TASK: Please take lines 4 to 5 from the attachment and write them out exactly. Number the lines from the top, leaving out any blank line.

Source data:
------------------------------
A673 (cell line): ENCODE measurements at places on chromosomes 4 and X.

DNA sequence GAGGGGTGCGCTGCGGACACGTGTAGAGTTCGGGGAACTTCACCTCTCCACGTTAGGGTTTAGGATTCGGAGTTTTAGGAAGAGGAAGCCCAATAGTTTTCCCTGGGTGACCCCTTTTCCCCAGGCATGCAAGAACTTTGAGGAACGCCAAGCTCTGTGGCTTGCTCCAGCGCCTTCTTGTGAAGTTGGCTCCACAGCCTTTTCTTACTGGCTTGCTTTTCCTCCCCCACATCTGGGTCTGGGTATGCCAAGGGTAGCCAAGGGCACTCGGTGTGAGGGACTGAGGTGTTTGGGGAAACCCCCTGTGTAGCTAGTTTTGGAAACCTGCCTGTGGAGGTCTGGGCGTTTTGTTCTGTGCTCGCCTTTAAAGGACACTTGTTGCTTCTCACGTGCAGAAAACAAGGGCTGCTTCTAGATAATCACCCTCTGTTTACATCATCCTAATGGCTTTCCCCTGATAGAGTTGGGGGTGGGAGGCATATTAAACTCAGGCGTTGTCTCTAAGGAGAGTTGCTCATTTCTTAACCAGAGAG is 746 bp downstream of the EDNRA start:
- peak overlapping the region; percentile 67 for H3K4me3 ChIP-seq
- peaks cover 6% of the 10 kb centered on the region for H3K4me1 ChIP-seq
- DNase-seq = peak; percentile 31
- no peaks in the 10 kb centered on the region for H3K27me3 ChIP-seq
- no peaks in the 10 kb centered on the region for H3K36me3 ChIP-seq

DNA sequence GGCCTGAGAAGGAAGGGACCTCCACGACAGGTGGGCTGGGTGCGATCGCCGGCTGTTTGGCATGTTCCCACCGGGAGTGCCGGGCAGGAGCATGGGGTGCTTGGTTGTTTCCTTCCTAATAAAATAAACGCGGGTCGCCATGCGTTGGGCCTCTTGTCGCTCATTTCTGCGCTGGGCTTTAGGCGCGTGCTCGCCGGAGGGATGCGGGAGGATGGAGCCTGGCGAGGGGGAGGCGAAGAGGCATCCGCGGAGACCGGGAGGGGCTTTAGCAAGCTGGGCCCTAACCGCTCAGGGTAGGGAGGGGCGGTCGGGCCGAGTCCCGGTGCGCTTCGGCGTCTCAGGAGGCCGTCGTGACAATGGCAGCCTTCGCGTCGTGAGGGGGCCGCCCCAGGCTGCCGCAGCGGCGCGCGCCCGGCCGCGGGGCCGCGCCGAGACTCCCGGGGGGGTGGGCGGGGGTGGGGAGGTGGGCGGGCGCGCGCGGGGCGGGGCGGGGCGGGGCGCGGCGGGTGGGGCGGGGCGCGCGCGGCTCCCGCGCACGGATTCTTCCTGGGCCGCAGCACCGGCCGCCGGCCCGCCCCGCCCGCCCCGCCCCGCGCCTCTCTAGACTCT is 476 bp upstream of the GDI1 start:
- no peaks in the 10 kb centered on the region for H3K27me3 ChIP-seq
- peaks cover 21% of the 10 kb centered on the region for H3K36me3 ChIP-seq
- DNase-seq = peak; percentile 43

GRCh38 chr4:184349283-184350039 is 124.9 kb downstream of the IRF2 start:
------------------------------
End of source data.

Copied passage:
- peaks cover 6% of the 10 kb centered on the region for H3K4me1 ChIP-seq
- DNase-seq = peak; percentile 31